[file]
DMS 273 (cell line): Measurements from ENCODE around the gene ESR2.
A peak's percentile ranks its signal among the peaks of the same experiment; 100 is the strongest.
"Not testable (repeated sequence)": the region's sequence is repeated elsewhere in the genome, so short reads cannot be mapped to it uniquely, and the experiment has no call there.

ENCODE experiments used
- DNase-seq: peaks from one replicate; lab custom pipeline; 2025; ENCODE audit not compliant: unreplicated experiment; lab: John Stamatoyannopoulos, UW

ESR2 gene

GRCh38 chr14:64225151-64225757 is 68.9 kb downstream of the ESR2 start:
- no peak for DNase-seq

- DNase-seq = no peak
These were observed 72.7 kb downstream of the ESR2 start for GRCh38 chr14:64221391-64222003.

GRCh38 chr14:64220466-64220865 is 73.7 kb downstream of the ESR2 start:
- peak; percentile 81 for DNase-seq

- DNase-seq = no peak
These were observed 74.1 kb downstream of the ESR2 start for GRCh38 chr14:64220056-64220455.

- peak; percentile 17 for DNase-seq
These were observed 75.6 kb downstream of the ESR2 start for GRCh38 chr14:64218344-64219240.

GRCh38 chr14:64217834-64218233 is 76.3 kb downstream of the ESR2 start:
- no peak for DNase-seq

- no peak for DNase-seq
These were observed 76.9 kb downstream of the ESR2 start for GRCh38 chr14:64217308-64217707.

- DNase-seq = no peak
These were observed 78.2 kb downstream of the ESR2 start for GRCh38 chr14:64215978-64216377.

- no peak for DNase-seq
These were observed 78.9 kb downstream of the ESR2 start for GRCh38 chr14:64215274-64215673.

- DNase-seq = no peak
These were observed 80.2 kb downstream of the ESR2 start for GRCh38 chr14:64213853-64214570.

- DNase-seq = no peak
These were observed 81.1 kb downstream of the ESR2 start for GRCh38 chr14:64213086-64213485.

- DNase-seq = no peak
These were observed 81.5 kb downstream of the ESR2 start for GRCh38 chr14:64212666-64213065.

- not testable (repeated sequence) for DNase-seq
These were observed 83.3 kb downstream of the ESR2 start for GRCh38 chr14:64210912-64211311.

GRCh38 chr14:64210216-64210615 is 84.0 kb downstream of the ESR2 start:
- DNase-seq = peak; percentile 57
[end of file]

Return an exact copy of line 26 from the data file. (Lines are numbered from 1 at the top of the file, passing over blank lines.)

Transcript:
These were observed 80.2 kb downstream of the ESR2 start for GRCh38 chr14:64213853-64214570.